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View Full Version : Kenn Backhaus Workshop .....Day Two


Yokovich
09-20-2005, 10:39 PM
Prior to the Day Two demonstration Backhaus talked to us about his limited palette. He always gets alot of questions about the fact that he doesn't use a "warm" red out of a tube. He showed us that with lemon yellow he is able to achieve reds that match cadmium red and or a tomato like red. His palette is always only these colors:
Ivory Black, Ultramarine Blue, Aliz Crimson, Permanent Rose, Raw Sienna, Cad Lemon and White.
On the far side of a panel he started with Cad Lemon and added Permanent Rose, as he added more Permanent Rose the mixture resulted in a Cad type red. But then as he added more Permanent rose the column wound up in Cool-like reds.
http://www.wetcanvas.com/Community/images/20-Sep-2005/33531-a.jpg
In the next column he again started with Cad Lemon and this time he added Aliz Crimson in increasing strengths....this column represents Warm reds (He fielded several queries about referring to a mixture of Aliz Crimson as "warm"!)
To me several of the color mixtures in the "red" columns seem very similar to one another..but it is clear there are a whole lotta reds in these combinations, probably as many as anyone could possibly need. I just may sneak a cad red back into my palette one day...but it certainly is interesting that he uses the two reds (exclusively) that he does! I plan to do this exercise for myself one day since mixing these firsthand (and labeling them) would make a handy reference chart.
http://www.wetcanvas.com/Community/images/20-Sep-2005/33531-b.jpg
The third column from the right starts out as Cad Yellow to which he adds Ultramarine blue, to the right of this he added white to cool the greens. (but he seldom uses these greens for trees, preferring Yellow and black)

The forth column from the right starts out as Cad Lemon to which he adds black. To this green mixture he adds either red to provide a warmer green, further adding yellow into that gives a burnt Sienna. (Those colors are the chunks of color atop the Yellow and Black mixtures). I was fairly amazed that he came up with such pretty browns by mixing Yellow black and red!

The columns on the left are mixtures of Rose with black to make violet and rose with ultra blue for a violet.

When you are mixing color add only minute amounts instead of big globs. It's like a recipe, he stated, and with practice you understand that only a tiny bit of this or that is what it takes to wind up with an umber instead of a sienna.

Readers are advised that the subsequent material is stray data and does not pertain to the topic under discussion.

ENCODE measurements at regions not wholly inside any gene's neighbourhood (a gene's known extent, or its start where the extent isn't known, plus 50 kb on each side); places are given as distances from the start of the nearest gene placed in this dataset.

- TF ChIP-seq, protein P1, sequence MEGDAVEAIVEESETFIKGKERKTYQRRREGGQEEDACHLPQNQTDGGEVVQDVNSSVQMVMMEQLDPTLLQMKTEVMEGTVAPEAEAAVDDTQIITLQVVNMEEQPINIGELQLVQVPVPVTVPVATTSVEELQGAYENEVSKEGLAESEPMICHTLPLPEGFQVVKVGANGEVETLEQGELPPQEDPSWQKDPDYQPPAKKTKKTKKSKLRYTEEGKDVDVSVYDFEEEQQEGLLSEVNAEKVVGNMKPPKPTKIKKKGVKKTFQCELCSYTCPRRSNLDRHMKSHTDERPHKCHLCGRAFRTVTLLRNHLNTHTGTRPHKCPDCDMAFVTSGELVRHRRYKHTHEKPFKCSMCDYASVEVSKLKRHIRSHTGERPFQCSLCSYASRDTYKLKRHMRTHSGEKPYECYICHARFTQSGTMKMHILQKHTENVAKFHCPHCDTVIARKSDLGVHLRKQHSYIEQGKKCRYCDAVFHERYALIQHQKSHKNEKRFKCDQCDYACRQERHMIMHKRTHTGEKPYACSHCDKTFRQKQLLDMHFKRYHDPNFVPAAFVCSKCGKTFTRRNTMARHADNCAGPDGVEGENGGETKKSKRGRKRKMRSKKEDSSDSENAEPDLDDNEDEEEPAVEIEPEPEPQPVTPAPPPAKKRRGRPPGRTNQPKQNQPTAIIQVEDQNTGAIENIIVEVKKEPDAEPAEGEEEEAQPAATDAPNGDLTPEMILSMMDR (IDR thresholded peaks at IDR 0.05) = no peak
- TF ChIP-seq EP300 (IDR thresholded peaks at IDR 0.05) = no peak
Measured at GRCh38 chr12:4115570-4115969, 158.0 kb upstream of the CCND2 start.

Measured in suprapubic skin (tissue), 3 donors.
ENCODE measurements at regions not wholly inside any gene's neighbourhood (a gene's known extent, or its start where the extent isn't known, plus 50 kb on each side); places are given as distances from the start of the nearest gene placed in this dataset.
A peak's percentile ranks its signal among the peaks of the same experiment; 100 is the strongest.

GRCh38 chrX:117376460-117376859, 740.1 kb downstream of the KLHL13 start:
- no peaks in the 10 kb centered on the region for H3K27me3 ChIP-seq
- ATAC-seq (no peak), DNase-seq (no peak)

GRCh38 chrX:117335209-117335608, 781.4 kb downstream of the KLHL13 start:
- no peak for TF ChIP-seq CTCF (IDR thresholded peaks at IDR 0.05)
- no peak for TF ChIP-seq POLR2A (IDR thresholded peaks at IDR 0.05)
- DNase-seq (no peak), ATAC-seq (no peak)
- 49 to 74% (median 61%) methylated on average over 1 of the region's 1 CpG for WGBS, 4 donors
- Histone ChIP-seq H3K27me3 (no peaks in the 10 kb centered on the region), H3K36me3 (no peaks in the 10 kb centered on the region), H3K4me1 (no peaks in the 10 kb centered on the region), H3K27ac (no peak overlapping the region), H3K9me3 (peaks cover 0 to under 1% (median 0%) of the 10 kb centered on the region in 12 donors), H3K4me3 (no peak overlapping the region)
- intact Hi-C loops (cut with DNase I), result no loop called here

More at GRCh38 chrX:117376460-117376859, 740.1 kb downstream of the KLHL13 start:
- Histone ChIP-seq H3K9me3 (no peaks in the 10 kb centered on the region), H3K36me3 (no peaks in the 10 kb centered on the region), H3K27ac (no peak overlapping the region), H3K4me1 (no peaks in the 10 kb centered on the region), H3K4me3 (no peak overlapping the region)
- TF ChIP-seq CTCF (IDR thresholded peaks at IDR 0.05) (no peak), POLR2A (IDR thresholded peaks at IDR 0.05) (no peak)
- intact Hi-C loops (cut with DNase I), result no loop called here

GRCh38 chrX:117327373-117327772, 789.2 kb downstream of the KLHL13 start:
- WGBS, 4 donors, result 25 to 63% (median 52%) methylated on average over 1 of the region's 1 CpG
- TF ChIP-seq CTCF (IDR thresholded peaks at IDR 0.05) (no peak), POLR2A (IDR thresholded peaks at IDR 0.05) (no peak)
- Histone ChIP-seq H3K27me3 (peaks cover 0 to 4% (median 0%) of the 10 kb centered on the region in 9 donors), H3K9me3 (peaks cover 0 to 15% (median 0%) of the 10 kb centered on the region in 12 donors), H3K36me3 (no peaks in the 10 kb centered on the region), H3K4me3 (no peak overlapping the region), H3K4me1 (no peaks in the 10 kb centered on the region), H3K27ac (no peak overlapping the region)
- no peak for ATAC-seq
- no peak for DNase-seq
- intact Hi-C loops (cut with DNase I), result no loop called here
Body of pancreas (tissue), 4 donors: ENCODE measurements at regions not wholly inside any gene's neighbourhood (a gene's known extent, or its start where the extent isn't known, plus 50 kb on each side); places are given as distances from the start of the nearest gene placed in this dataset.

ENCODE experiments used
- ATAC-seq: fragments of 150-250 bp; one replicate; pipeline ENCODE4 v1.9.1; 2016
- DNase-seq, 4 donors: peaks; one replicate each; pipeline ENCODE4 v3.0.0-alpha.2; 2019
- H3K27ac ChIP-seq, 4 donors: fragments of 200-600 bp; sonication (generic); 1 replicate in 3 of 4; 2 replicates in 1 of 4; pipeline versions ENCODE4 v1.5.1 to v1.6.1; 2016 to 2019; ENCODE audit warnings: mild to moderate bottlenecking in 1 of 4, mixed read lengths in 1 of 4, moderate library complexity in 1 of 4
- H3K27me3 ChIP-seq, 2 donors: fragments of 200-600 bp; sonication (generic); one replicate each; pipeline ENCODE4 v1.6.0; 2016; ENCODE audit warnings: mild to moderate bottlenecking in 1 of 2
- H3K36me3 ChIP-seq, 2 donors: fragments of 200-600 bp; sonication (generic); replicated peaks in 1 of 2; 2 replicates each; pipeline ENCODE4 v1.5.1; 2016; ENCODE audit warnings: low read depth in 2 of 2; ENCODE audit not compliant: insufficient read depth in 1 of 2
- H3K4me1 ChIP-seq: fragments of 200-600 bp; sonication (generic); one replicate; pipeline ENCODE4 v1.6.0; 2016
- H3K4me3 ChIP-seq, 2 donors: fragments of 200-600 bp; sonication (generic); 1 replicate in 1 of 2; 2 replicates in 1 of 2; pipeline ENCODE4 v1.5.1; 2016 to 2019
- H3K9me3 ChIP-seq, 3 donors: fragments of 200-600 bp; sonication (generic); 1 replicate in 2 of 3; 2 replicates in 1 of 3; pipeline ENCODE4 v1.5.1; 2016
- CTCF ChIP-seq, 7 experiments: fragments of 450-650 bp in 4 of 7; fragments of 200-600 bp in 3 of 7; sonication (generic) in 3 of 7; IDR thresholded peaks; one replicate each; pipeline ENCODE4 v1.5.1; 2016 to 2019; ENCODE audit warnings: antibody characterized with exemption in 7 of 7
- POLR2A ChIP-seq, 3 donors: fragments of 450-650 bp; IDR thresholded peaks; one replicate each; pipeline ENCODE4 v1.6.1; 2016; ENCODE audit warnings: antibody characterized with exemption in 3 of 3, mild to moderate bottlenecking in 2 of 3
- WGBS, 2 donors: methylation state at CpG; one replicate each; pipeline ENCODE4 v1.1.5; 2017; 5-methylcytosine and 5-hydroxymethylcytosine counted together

http://www.wetcanvas.com/Community/images/20-Sep-2005/33531-c.jpg

Yokovich
09-20-2005, 10:41 PM
Day two of the workshop was spent on the private property of a Hood River couple. Orchards, barns aplenty and a fantastic view of Mt. Hood. The absolute best part of visiting with these folks is that they are art appreciators --they had art everywhere in their rustic lodge type house. We got to eat lunch on their veranda. They treated us like we were royalty...all because we are "artists"! All they really wanted in return was to be present during the critique at the end of the day.

Backhaus had scouted the area ahead of our arrival and had decided to paint a cabin that was next to one of the barns. I think this might be an employees residence.
For Lesson One we considered looking at our scene as a big elementary school puzzle...today we will do that again ---but we will also
1. consider the most interesting part of the scene AND
2. provide differing EDGES.

http://www.wetcanvas.com/Community/images/20-Sep-2005/33531-d1.jpg

Yokovich
09-20-2005, 10:46 PM
First he tones his canvas (which, BTW is a birch panel with canvas glued to it). Today he thought there was alot of violet in the earth so he toned the panel with a light grayed violet mixture.
http://www.wetcanvas.com/Community/images/20-Sep-2005/33531-e.jpg

Then, like yesterday, he used a regular number 2 pencil to draw in the basic shapes.

http://www.wetcanvas.com/Community/images/20-Sep-2005/33531-f.jpg

Before he got too deeply into this he asked us to look quickly at the scene and look away from it...what "stood out"? Most of us said it would be the chimney. Right! However, did we think the chimney really warranted much attention? No...so he determined to leave the white chimney out of the scene. Ignoring the white chimney...what THEN is the most interesting area? We all agreed it was where the light hit the white trim next to the dark window. (This area, that I have indicated with an arrow, was especially bright during our evaluation, in the photo it doesn't read as bright as it did in real life)

http://www.wetcanvas.com/Community/images/20-Sep-2005/33531-d.jpg

Yokovich
09-20-2005, 10:47 PM
Kenn begins the painting there...with the darkest dark that he will use.

http://www.wetcanvas.com/Community/images/20-Sep-2005/33531-g.jpg

Next he establishes the lightest light that he wants to use (noting that he won't go any lighter than this anywhere in the whole painting! He also won't go any darker than the darkest dark either...the reason is that he wants this area to command the most attention). He uses sharp edges in this area too. He wants the rest of the painting to be rather subordinate to this area.